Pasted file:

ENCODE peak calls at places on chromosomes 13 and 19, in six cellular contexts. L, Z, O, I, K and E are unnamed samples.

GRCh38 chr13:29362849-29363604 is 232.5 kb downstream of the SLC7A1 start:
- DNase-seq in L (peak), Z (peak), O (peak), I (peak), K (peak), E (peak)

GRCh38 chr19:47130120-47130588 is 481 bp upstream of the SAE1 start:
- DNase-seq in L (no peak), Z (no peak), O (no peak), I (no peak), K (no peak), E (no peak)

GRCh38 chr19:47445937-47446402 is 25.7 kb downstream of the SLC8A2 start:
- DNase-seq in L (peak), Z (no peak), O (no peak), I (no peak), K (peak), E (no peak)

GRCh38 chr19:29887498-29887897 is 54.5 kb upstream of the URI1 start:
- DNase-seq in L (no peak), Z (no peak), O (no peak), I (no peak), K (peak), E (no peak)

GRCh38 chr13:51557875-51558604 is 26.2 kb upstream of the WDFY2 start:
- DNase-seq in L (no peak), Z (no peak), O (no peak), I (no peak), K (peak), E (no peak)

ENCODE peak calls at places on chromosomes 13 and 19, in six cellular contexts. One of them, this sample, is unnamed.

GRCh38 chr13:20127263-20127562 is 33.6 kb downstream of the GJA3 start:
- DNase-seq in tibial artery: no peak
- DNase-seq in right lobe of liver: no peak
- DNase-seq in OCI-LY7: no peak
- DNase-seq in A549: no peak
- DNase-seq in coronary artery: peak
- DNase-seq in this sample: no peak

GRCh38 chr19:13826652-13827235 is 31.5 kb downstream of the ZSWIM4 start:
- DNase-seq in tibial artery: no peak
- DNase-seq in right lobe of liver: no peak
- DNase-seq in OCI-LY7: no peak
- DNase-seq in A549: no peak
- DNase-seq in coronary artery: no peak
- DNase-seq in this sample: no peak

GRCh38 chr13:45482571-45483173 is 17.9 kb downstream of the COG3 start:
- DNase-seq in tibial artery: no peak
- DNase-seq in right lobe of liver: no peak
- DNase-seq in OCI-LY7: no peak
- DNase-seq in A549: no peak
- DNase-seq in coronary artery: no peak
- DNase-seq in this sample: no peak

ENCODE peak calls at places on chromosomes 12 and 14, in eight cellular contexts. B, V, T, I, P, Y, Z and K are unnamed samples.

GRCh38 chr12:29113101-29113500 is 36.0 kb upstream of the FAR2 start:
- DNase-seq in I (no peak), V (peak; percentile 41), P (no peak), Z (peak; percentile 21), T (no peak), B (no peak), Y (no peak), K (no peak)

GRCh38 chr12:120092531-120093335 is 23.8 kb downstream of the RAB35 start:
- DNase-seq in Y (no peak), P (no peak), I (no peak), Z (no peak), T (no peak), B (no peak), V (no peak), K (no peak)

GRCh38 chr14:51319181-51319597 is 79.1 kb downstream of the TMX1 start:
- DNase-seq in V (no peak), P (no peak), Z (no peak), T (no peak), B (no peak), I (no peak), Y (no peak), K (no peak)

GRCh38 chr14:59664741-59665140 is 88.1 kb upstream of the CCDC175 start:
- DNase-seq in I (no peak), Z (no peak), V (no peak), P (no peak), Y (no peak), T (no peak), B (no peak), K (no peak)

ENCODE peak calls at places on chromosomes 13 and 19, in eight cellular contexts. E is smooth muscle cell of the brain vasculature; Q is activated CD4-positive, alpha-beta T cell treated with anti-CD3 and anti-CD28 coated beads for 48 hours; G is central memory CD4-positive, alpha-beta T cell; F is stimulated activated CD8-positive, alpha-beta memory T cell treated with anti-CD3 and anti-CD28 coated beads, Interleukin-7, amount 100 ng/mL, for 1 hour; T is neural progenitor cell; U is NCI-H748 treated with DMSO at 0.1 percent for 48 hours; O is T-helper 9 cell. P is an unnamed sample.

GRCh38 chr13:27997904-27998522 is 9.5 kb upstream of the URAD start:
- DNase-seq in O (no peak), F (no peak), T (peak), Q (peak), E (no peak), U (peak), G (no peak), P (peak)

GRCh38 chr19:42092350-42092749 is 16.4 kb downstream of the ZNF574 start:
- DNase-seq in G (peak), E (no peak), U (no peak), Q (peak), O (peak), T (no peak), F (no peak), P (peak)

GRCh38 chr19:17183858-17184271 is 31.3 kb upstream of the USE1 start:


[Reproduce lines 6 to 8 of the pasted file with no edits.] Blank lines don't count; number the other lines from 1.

GRCh38 chr19:47445937-47446402 is 25.7 kb downstream of the SLC8A2 start:
- DNase-seq in L (peak), Z (no peak), O (no peak), I (no peak), K (peak), E (no peak)

GRCh38 chr19:29887498-29887897 is 54.5 kb upstream of the URI1 start: